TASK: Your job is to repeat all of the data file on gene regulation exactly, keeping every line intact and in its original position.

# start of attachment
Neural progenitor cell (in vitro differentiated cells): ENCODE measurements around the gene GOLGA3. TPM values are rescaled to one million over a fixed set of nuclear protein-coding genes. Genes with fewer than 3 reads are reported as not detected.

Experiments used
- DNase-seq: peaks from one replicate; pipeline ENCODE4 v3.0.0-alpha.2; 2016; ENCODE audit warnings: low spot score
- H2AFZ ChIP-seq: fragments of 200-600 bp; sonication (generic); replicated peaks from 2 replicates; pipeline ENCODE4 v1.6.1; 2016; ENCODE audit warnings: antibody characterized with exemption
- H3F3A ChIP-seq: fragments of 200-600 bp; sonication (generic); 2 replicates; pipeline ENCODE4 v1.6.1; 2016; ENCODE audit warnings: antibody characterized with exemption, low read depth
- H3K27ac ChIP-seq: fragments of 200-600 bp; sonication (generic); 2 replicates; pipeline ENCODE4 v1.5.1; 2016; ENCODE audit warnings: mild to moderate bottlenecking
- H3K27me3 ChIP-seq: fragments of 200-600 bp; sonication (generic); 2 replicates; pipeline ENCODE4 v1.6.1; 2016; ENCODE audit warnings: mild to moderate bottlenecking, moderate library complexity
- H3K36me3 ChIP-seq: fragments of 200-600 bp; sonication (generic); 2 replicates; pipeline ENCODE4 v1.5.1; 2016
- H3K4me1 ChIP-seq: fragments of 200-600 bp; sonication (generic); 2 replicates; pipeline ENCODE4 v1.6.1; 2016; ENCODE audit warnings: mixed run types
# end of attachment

Neural progenitor cell (in vitro differentiated cells): ENCODE measurements around the gene GOLGA3. TPM values are rescaled to one million over a fixed set of nuclear protein-coding genes. Genes with fewer than 3 reads are reported as not detected.

Experiments used
- DNase-seq: peaks from one replicate; pipeline ENCODE4 v3.0.0-alpha.2; 2016; ENCODE audit warnings: low spot score
- H2AFZ ChIP-seq: fragments of 200-600 bp; sonication (generic); replicated peaks from 2 replicates; pipeline ENCODE4 v1.6.1; 2016; ENCODE audit warnings: antibody characterized with exemption
- H3F3A ChIP-seq: fragments of 200-600 bp; sonication (generic); 2 replicates; pipeline ENCODE4 v1.6.1; 2016; ENCODE audit warnings: antibody characterized with exemption, low read depth
- H3K27ac ChIP-seq: fragments of 200-600 bp; sonication (generic); 2 replicates; pipeline ENCODE4 v1.5.1; 2016; ENCODE audit warnings: mild to moderate bottlenecking
- H3K27me3 ChIP-seq: fragments of 200-600 bp; sonication (generic); 2 replicates; pipeline ENCODE4 v1.6.1; 2016; ENCODE audit warnings: mild to moderate bottlenecking, moderate library complexity
- H3K36me3 ChIP-seq: fragments of 200-600 bp; sonication (generic); 2 replicates; pipeline ENCODE4 v1.5.1; 2016
- H3K4me1 ChIP-seq: fragments of 200-600 bp; sonication (generic); 2 replicates; pipeline ENCODE4 v1.6.1; 2016; ENCODE audit warnings: mixed run types